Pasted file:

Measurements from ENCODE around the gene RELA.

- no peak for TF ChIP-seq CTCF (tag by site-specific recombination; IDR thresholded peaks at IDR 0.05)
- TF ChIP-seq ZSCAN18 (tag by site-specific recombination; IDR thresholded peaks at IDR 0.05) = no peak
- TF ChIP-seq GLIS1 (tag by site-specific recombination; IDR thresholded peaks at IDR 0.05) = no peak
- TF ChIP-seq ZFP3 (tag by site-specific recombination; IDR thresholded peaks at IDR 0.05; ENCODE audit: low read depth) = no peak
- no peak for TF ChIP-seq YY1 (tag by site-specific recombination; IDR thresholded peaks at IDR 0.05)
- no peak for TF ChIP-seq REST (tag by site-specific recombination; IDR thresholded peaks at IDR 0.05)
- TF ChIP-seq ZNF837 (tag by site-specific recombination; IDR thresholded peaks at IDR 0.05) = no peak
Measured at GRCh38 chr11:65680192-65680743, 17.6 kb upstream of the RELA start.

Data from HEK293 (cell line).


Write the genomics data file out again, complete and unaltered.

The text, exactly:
Measurements from ENCODE around the gene RELA.

- no peak for TF ChIP-seq CTCF (tag by site-specific recombination; IDR thresholded peaks at IDR 0.05)
- TF ChIP-seq ZSCAN18 (tag by site-specific recombination; IDR thresholded peaks at IDR 0.05) = no peak
- TF ChIP-seq GLIS1 (tag by site-specific recombination; IDR thresholded peaks at IDR 0.05) = no peak
- TF ChIP-seq ZFP3 (tag by site-specific recombination; IDR thresholded peaks at IDR 0.05; ENCODE audit: low read depth) = no peak
- no peak for TF ChIP-seq YY1 (tag by site-specific recombination; IDR thresholded peaks at IDR 0.05)
- no peak for TF ChIP-seq REST (tag by site-specific recombination; IDR thresholded peaks at IDR 0.05)
- TF ChIP-seq ZNF837 (tag by site-specific recombination; IDR thresholded peaks at IDR 0.05) = no peak
Measured at GRCh38 chr11:65680192-65680743, 17.6 kb upstream of the RELA start.

Data from HEK293 (cell line).